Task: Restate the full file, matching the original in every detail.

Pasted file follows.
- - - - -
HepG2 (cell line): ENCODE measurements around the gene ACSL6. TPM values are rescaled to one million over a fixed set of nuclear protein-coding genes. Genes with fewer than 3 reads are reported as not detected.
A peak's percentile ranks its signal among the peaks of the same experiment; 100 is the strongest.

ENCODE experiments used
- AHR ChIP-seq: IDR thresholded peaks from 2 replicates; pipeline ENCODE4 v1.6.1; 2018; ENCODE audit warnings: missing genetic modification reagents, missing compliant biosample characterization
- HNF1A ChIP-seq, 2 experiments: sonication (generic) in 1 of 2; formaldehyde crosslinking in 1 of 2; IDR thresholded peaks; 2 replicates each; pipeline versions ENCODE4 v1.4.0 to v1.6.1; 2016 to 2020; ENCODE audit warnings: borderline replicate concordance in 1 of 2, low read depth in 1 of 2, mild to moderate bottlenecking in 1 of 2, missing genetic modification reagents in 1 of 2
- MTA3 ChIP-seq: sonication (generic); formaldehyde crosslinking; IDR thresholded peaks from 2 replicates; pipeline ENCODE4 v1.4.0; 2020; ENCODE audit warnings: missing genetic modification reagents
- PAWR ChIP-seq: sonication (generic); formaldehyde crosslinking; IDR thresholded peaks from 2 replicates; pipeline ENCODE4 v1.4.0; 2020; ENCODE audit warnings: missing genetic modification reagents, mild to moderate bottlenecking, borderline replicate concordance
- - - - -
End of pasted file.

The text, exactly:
HepG2 (cell line): ENCODE measurements around the gene ACSL6. TPM values are rescaled to one million over a fixed set of nuclear protein-coding genes. Genes with fewer than 3 reads are reported as not detected.
A peak's percentile ranks its signal among the peaks of the same experiment; 100 is the strongest.

ENCODE experiments used
- AHR ChIP-seq: IDR thresholded peaks from 2 replicates; pipeline ENCODE4 v1.6.1; 2018; ENCODE audit warnings: missing genetic modification reagents, missing compliant biosample characterization
- HNF1A ChIP-seq, 2 experiments: sonication (generic) in 1 of 2; formaldehyde crosslinking in 1 of 2; IDR thresholded peaks; 2 replicates each; pipeline versions ENCODE4 v1.4.0 to v1.6.1; 2016 to 2020; ENCODE audit warnings: borderline replicate concordance in 1 of 2, low read depth in 1 of 2, mild to moderate bottlenecking in 1 of 2, missing genetic modification reagents in 1 of 2
- MTA3 ChIP-seq: sonication (generic); formaldehyde crosslinking; IDR thresholded peaks from 2 replicates; pipeline ENCODE4 v1.4.0; 2020; ENCODE audit warnings: missing genetic modification reagents
- PAWR ChIP-seq: sonication (generic); formaldehyde crosslinking; IDR thresholded peaks from 2 replicates; pipeline ENCODE4 v1.4.0; 2020; ENCODE audit warnings: missing genetic modification reagents, mild to moderate bottlenecking, borderline replicate concordance